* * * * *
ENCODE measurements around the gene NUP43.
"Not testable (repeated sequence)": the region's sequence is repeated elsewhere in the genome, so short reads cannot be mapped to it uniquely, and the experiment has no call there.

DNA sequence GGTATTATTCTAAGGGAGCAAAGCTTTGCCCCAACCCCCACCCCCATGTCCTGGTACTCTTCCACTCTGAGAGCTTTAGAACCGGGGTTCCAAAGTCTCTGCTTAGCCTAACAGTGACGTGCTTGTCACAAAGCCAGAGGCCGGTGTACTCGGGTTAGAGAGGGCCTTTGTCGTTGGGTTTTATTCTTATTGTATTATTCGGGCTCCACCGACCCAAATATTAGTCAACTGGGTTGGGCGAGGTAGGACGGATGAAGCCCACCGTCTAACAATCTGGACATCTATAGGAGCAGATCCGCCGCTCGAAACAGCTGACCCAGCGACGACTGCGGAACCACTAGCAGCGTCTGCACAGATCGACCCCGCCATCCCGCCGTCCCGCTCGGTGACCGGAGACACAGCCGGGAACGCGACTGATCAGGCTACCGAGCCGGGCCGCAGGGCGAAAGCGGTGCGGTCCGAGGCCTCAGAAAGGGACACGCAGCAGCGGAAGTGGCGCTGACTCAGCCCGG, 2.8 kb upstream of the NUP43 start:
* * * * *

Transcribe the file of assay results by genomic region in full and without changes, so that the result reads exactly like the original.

ENCODE measurements around the gene NUP43.
"Not testable (repeated sequence)": the region's sequence is repeated elsewhere in the genome, so short reads cannot be mapped to it uniquely, and the experiment has no call there.

DNA sequence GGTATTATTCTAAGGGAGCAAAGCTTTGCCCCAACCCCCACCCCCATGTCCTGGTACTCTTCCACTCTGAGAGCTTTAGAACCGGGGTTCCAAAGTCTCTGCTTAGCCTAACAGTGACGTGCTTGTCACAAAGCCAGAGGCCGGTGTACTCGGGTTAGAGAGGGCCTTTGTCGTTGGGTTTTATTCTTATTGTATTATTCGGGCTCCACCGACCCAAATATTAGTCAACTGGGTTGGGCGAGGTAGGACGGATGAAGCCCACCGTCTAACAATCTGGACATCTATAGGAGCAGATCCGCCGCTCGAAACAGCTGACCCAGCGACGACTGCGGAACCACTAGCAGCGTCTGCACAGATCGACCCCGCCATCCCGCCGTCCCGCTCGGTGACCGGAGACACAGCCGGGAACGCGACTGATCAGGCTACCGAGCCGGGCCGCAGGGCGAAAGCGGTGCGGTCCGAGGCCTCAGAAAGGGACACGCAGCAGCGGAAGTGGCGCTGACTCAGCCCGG, 2.8 kb upstream of the NUP43 start: